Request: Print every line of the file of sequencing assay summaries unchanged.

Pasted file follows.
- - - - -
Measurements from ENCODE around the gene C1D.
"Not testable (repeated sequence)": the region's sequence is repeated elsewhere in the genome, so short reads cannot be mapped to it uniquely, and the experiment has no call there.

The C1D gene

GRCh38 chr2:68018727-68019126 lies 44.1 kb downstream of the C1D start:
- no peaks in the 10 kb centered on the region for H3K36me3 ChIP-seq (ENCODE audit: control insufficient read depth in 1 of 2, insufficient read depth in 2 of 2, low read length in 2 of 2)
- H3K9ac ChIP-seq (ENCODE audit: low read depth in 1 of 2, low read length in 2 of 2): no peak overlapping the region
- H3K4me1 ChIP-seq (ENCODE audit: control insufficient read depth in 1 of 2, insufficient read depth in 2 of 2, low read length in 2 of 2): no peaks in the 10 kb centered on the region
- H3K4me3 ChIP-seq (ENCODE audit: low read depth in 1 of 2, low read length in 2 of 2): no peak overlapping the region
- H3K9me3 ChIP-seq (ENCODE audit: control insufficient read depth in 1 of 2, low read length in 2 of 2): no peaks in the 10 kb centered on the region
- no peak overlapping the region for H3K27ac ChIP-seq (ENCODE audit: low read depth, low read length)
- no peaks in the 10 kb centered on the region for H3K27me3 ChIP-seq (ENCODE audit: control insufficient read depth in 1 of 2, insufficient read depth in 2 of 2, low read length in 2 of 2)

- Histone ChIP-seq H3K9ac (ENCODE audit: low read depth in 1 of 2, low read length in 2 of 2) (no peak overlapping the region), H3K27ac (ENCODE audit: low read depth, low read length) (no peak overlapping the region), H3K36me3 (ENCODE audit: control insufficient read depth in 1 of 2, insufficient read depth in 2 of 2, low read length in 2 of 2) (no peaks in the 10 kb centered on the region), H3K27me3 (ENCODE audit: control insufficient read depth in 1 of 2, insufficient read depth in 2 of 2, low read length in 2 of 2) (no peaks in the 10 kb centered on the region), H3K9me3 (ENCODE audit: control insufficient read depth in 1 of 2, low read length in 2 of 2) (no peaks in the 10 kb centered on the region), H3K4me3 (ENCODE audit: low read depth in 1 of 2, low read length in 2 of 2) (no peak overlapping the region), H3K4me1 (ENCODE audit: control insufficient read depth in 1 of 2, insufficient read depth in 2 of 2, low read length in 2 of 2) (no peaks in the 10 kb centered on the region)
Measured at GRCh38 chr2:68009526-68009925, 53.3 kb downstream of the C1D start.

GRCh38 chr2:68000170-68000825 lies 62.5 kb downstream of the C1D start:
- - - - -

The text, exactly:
Measurements from ENCODE around the gene C1D.
"Not testable (repeated sequence)": the region's sequence is repeated elsewhere in the genome, so short reads cannot be mapped to it uniquely, and the experiment has no call there.

The C1D gene

GRCh38 chr2:68018727-68019126 lies 44.1 kb downstream of the C1D start:
- no peaks in the 10 kb centered on the region for H3K36me3 ChIP-seq (ENCODE audit: control insufficient read depth in 1 of 2, insufficient read depth in 2 of 2, low read length in 2 of 2)
- H3K9ac ChIP-seq (ENCODE audit: low read depth in 1 of 2, low read length in 2 of 2): no peak overlapping the region
- H3K4me1 ChIP-seq (ENCODE audit: control insufficient read depth in 1 of 2, insufficient read depth in 2 of 2, low read length in 2 of 2): no peaks in the 10 kb centered on the region
- H3K4me3 ChIP-seq (ENCODE audit: low read depth in 1 of 2, low read length in 2 of 2): no peak overlapping the region
- H3K9me3 ChIP-seq (ENCODE audit: control insufficient read depth in 1 of 2, low read length in 2 of 2): no peaks in the 10 kb centered on the region
- no peak overlapping the region for H3K27ac ChIP-seq (ENCODE audit: low read depth, low read length)
- no peaks in the 10 kb centered on the region for H3K27me3 ChIP-seq (ENCODE audit: control insufficient read depth in 1 of 2, insufficient read depth in 2 of 2, low read length in 2 of 2)

- Histone ChIP-seq H3K9ac (ENCODE audit: low read depth in 1 of 2, low read length in 2 of 2) (no peak overlapping the region), H3K27ac (ENCODE audit: low read depth, low read length) (no peak overlapping the region), H3K36me3 (ENCODE audit: control insufficient read depth in 1 of 2, insufficient read depth in 2 of 2, low read length in 2 of 2) (no peaks in the 10 kb centered on the region), H3K27me3 (ENCODE audit: control insufficient read depth in 1 of 2, insufficient read depth in 2 of 2, low read length in 2 of 2) (no peaks in the 10 kb centered on the region), H3K9me3 (ENCODE audit: control insufficient read depth in 1 of 2, low read length in 2 of 2) (no peaks in the 10 kb centered on the region), H3K4me3 (ENCODE audit: low read depth in 1 of 2, low read length in 2 of 2) (no peak overlapping the region), H3K4me1 (ENCODE audit: control insufficient read depth in 1 of 2, insufficient read depth in 2 of 2, low read length in 2 of 2) (no peaks in the 10 kb centered on the region)
Measured at GRCh38 chr2:68009526-68009925, 53.3 kb downstream of the C1D start.

GRCh38 chr2:68000170-68000825 lies 62.5 kb downstream of the C1D start: